Sometime around 7:30 pm, I decided I wanted something to eat. Recently, I’ve been back at Webster University, living in the dorms while training for work before the rest of the students come back and classes begin. Since it’s technically still summer, though, there are no food options available on campus, so I looked for cheap food places nearby to fill my stomach. Subway is only a half-mile (a ten-minute walk, according to Google Maps) from where I was staying, so around 7:40 pm, I took off in that direction, thinking it was a close enough distance I didn’t need to bum a ride—I would be back really quickly.
By 7:43, just as I was leaving the residence area, I started to become a little nervous, realizing sunset was rapidly approaching. When I saw the first person on the street, I quickly pressed my keys between my fingers, as Law and Order plots started whispering through my mind. It wasn’t too hot or muggy, but I had started sweating profusely. I was beginning to mentally kick myself for not bringing the pepper spray I usually carry with me; my parents insisted I buy it so that when I’m walking home from night classes at 9:30 pm by myself, I am “safe.” I became hyper-aware of everyone and everything around me; the sound of every rabbit and squirrel running through a bush startling me and making me jump. I smiled tensely at everyone I saw, wary of anyone in arms-reach.
I should take a moment to note that this is by no means a shady or sketchy area in which I was walking; much of it was actually on or right by campus. I’ve never seen anyone suspicious around campus or in that vicinity; the area was well-lit, there were shops and apartments up and down the entire stretch of road I was walking. There was even a sidewalk for the convenience of walkers. And yet, still, I felt unsafe.
By the time I got to Subway a few minutes later, I was just relieved to be able to let my guard down for a second. And you can be sure that as I was leaving the restaurant, food in hand, I put the key between my fingers again and had several plans running through my head that, if I was approached maliciously, I would throw my drink at them and run, or I would knee them if they were too close or stab with the key. or I could run into that shop because I knew the staff well and they would help me. It was frightening. Halfway to campus– a quarter of a mile away– I was literally praying for my safety as I walk-ran. And by the time I got back to campus, I was almost shaking from the adrenaline flowing through my veins, thanking God that I was safe.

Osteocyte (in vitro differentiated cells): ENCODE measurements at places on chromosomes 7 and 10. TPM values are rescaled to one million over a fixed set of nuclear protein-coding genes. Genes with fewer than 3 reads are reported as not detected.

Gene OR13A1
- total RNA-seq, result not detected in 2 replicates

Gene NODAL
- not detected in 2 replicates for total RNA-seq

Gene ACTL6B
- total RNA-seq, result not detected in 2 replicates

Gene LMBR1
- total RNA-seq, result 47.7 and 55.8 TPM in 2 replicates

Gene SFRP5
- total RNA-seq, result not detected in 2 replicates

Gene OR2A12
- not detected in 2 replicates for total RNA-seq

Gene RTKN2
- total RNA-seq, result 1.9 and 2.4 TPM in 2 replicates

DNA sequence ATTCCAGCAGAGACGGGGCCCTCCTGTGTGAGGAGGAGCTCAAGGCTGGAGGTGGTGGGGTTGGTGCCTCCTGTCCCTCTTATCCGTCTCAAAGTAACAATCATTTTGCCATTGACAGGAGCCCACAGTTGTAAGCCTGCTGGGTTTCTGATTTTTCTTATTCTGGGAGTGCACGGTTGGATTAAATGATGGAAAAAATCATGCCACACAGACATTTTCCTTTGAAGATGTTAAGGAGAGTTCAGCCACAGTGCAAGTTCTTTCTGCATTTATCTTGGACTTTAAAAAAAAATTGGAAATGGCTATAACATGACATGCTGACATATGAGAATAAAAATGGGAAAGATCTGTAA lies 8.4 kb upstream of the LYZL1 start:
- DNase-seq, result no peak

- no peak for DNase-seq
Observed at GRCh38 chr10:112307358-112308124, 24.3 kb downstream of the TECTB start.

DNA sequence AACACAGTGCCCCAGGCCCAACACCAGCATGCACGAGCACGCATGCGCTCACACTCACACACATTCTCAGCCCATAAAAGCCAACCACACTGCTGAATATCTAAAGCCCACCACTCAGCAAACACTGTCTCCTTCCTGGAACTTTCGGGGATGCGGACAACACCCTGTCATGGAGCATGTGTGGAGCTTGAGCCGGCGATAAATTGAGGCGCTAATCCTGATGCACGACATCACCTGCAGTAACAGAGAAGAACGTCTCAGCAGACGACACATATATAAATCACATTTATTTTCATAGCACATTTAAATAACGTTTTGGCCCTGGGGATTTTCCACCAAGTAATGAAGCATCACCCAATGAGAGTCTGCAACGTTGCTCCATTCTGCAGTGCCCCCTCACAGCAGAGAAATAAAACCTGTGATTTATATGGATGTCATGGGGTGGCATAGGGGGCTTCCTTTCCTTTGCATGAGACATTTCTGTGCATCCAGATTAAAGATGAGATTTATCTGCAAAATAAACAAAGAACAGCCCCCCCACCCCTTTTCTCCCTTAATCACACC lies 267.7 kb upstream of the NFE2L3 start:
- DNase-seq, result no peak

Again, there was no reason for most people to feel afraid in that situation. Literally none. But I’m a woman. And walking by myself close to nightfall for any length of time just gives me a moment to put into practice the litany of things I’ve been told to do to protect myself from the ever-present threat of an attack. All the little self-defense things I had picked up rushed through my brain as I realized I had violated the number one rule by walking alone by myself too close to nightfall.
The reason I’m sharing my experience is that I know it’s not a novel one– too many women can identify with it. In fact, it’s probably reasonably normal in comparison to many other women’s stories.
And, honestly, that kind of terror is part of the college experience for too many women. But that doesn’t mean it’s a four-years-and-done kind of thing; it’s forever. It is a terrifying, paralyzing fear always lying at the back of our minds, always questioning our choices and making us doubt that an even slightly risky decision (like going ten minutes away for Subway) could keep us safe.
Women are constantly threatened by the existence of men around them because all women have felt terrified for their safety, simply because they were alone. I dare you to find a woman who hasn’t. And that is indicative of a far larger issue within our society: Women never truly feel safe in their own company, always looking for a threat on the horizon, living a life dominated by fear.
And perhaps now you’re looking in this article for the quick 30-second fix to this problem, so you feel like you have done your part. But it’s not that easy. Honestly, I wish I had one for you. I really do, I really, really, really do. But it’s not that easy.